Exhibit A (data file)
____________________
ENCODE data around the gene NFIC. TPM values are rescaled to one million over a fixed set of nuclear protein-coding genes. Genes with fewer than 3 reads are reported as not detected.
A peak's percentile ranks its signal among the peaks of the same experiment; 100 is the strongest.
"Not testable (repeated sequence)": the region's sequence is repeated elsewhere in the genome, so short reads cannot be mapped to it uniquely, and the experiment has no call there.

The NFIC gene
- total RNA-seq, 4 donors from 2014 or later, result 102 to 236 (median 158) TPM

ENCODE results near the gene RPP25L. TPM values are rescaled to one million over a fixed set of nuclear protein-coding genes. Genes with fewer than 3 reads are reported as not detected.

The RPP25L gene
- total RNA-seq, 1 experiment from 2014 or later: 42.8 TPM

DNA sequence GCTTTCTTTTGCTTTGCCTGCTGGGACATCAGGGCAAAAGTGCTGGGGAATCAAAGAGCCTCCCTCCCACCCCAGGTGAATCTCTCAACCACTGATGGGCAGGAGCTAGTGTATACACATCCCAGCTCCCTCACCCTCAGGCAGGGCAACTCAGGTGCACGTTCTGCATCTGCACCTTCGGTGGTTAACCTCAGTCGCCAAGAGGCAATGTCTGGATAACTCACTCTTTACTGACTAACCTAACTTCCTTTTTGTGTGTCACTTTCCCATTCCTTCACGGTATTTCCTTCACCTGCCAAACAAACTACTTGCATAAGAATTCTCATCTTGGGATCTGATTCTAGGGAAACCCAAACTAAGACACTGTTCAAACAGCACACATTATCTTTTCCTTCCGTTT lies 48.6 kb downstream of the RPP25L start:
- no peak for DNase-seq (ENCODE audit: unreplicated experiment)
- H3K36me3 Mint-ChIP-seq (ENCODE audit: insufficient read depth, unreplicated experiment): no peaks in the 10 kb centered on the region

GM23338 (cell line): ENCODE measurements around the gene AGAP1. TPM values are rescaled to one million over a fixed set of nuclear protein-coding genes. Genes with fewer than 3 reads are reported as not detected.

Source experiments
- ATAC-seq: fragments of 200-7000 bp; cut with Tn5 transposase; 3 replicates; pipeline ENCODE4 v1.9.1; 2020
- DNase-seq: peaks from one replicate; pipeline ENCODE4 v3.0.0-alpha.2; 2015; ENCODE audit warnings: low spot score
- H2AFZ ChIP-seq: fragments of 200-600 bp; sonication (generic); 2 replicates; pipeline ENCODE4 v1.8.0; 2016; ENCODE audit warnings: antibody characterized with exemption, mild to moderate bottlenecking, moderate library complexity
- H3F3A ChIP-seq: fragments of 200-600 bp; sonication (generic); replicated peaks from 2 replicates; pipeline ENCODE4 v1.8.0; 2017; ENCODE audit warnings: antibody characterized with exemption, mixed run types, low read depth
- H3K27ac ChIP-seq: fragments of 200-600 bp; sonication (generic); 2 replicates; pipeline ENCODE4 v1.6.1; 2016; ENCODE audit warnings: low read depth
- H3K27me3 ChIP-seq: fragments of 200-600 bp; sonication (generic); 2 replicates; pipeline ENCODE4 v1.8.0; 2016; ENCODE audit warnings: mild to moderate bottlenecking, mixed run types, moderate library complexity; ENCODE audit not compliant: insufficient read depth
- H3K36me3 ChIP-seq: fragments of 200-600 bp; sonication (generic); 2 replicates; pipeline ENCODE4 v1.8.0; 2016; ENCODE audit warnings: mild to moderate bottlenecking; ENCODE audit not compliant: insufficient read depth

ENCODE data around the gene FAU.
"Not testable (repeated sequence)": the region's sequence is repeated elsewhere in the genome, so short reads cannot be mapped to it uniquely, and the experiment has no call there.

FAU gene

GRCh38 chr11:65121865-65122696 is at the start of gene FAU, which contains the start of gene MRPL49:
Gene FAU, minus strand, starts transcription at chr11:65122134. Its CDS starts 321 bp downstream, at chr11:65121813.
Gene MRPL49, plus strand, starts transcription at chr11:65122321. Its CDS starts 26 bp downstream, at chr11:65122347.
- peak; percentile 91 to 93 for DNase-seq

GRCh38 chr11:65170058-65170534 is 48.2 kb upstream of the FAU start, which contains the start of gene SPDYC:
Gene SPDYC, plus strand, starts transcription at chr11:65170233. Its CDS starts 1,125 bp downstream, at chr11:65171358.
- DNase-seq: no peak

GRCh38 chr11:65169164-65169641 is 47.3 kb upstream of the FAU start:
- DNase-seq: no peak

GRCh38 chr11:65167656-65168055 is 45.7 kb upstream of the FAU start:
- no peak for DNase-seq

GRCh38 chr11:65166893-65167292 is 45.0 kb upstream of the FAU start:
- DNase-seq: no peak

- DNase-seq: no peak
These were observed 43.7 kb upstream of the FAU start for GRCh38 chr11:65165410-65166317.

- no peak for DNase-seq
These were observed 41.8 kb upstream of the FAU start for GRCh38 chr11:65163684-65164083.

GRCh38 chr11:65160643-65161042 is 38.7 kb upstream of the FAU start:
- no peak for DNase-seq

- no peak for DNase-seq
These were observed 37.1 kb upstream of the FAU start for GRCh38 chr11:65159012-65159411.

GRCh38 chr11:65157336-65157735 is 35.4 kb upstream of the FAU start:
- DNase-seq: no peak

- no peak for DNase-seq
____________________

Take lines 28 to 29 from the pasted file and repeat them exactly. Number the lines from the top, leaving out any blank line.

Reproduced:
GRCh38 chr11:65170058-65170534 is 48.2 kb upstream of the FAU start, which contains the start of gene SPDYC:
Gene SPDYC, plus strand, starts transcription at chr11:65170233. Its CDS starts 1,125 bp downstream, at chr11:65171358.